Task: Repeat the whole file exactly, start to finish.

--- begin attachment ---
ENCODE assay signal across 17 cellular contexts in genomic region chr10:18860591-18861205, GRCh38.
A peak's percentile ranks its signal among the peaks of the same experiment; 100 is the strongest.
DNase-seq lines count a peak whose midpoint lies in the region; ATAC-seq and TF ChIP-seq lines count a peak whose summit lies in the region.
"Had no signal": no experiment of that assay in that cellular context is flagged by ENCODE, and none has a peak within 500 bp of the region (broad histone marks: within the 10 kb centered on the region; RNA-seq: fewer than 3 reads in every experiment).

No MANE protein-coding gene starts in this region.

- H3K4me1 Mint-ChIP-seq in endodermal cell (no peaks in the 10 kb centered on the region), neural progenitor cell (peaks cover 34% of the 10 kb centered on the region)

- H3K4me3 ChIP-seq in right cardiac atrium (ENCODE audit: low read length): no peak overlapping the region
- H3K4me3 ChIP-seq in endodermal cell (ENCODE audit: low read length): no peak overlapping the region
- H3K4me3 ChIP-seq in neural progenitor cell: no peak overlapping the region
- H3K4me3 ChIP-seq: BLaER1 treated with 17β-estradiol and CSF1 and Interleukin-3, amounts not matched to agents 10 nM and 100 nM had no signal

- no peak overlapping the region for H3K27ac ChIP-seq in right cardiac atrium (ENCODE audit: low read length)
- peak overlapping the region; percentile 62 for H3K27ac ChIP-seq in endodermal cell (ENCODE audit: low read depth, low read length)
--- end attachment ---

ENCODE assay signal across 17 cellular contexts in genomic region chr10:18860591-18861205, GRCh38.
A peak's percentile ranks its signal among the peaks of the same experiment; 100 is the strongest.
DNase-seq lines count a peak whose midpoint lies in the region; ATAC-seq and TF ChIP-seq lines count a peak whose summit lies in the region.
"Had no signal": no experiment of that assay in that cellular context is flagged by ENCODE, and none has a peak within 500 bp of the region (broad histone marks: within the 10 kb centered on the region; RNA-seq: fewer than 3 reads in every experiment).

No MANE protein-coding gene starts in this region.

- H3K4me1 Mint-ChIP-seq in endodermal cell (no peaks in the 10 kb centered on the region), neural progenitor cell (peaks cover 34% of the 10 kb centered on the region)

- H3K4me3 ChIP-seq in right cardiac atrium (ENCODE audit: low read length): no peak overlapping the region
- H3K4me3 ChIP-seq in endodermal cell (ENCODE audit: low read length): no peak overlapping the region
- H3K4me3 ChIP-seq in neural progenitor cell: no peak overlapping the region
- H3K4me3 ChIP-seq: BLaER1 treated with 17β-estradiol and CSF1 and Interleukin-3, amounts not matched to agents 10 nM and 100 nM had no signal

- no peak overlapping the region for H3K27ac ChIP-seq in right cardiac atrium (ENCODE audit: low read length)
- peak overlapping the region; percentile 62 for H3K27ac ChIP-seq in endodermal cell (ENCODE audit: low read depth, low read length)